Supplementary Budget for Rising Water Levels
The government runs to Parliament to seek UGX 45bn supplementary budget to solve the problem of rising water levels. FILE PHOTO

James Dombo the acting PS at the Office of Prime Minister tabled the UGX 45bn supplementary budget to solve the problem of rising water levels.

The Ministry of Water and Environment, Ministry of Works and Transport plus the Office of Prime Minister have run to parliament just days after the financial year to seek supplementary budget to solve the problem of rising water levels in the country.

James Dombo the acting Permanent Secretary at the Office of Prime Minister tabled the supplementary budget before the Parliamentary budget committee which is chaired by Amos Lugoloobi the Ntejeru North Member of Parliament.

The acting permanent secretary Dombo told the committee that of the 45 billion shillings, 7 billion shillings will be used in ensuring the safety of hydroelectric dams.

The activities include; physical surveillance of wetlands, undertaking surveillance on water bodies and lakes and providing technical guidance on how to deal with floating islands and how to remove and guiding the removal process.

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Dombo added that 32 billion shillings of the supplementary will be used in the protection of lives and property in which they plan to get life-saving and personal protective equipment, sensitize people within wetlands, map flood-prone areas, evict illegal settlers from flood-prone areas, resettling people displaced by floods and repairing drainage structures like bridges.

The fund will also be used in funding surveillance and operations.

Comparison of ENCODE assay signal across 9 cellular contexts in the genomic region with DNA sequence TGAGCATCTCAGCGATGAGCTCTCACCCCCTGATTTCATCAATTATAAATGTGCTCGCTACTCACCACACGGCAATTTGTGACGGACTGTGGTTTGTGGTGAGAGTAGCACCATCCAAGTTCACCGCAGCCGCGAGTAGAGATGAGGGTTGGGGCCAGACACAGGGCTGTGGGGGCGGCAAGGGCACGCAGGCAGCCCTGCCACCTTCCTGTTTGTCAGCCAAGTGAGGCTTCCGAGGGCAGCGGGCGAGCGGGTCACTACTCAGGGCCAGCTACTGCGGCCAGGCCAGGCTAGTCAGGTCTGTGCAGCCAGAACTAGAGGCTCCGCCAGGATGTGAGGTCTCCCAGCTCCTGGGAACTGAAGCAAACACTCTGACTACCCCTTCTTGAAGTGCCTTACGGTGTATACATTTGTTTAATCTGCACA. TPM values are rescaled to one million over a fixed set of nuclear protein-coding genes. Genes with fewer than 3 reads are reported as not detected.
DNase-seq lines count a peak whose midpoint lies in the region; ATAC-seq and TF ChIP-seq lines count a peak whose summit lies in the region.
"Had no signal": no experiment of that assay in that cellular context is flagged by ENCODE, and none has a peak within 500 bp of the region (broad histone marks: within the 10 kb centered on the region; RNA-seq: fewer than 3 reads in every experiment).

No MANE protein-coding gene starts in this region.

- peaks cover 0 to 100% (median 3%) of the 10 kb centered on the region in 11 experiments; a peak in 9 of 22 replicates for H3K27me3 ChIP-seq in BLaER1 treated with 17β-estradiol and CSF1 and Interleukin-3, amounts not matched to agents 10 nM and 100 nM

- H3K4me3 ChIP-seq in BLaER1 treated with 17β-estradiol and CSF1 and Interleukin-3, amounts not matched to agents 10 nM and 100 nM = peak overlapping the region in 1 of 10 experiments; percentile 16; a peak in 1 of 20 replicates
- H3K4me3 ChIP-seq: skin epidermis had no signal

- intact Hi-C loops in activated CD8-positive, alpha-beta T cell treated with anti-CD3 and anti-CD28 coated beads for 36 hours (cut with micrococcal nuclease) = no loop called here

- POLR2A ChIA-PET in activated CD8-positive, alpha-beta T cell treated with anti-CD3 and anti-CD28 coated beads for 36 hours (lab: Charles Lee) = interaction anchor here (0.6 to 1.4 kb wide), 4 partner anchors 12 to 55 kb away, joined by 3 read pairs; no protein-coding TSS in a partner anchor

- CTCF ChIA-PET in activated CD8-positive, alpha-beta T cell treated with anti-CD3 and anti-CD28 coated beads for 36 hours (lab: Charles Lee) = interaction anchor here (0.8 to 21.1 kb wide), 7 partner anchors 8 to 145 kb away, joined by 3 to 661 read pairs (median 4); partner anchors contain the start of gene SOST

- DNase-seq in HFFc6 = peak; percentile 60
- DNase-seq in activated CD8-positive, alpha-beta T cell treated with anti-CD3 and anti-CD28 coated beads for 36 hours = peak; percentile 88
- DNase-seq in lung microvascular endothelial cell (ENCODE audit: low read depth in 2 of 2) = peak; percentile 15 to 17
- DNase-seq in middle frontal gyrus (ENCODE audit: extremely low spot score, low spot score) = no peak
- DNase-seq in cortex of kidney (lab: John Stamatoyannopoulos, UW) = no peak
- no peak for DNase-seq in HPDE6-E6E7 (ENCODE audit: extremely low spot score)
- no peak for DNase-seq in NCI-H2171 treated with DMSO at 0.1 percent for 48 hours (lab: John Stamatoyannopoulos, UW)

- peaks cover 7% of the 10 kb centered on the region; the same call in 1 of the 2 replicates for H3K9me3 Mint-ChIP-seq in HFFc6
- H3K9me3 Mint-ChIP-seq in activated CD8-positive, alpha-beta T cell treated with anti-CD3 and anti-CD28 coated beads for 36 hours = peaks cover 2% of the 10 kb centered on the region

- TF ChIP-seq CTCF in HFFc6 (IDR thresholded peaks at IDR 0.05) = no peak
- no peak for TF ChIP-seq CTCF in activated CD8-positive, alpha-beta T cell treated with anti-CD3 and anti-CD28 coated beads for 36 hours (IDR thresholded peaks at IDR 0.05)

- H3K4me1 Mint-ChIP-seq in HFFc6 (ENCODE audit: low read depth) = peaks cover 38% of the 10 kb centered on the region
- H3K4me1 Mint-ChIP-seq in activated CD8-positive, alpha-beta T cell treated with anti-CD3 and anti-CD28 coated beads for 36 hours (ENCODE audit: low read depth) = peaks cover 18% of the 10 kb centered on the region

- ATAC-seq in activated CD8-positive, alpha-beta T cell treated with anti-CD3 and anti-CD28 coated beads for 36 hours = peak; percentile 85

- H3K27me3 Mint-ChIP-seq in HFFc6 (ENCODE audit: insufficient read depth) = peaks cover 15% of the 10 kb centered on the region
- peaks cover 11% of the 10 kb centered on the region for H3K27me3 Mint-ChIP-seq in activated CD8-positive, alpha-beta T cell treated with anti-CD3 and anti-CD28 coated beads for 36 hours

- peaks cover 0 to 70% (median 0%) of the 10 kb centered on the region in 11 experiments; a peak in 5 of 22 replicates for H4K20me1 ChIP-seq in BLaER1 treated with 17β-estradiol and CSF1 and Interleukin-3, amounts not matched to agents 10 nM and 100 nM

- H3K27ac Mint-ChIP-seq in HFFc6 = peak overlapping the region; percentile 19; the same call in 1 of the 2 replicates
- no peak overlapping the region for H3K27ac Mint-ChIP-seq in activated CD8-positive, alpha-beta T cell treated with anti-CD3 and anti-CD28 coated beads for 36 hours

Supplementary Budget for Rising Water Levels
The government runs to Parliament to seek UGX 45bn supplementary budget to solve the problem of rising water levels. FILE PHOTO

Florence Adong the Director of Water Resources Management at the Ministry of Water and Environment said that the problem of high water levels will not end as they had anticipated. The Ministry had anticipated sunny seasons in January July and September to reduce the water levels but the recent forecast showed otherwise.

“We had thought that by January, July, August, September forecast would be normal. We thought we would have a lot of sunshine so that much of the water in Lake Victoria evaporates but in the recent forecast, it will not be that. We are expecting more rains especially in the islands and that will be a problem,” Adong added.

15 hectares and 40 acres of floating islands in Jinja and Port bell have so far been cleared according to Hellen Adoa, the Minister of State for Agriculture Animal Industry and Fisheries.

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The increasing numbers of water levels have led to many floating weeds and some are referred to as suds which recently affected the Nalubale hydropower dam, landing sites and some bridges and infrastructures in different parts of the country.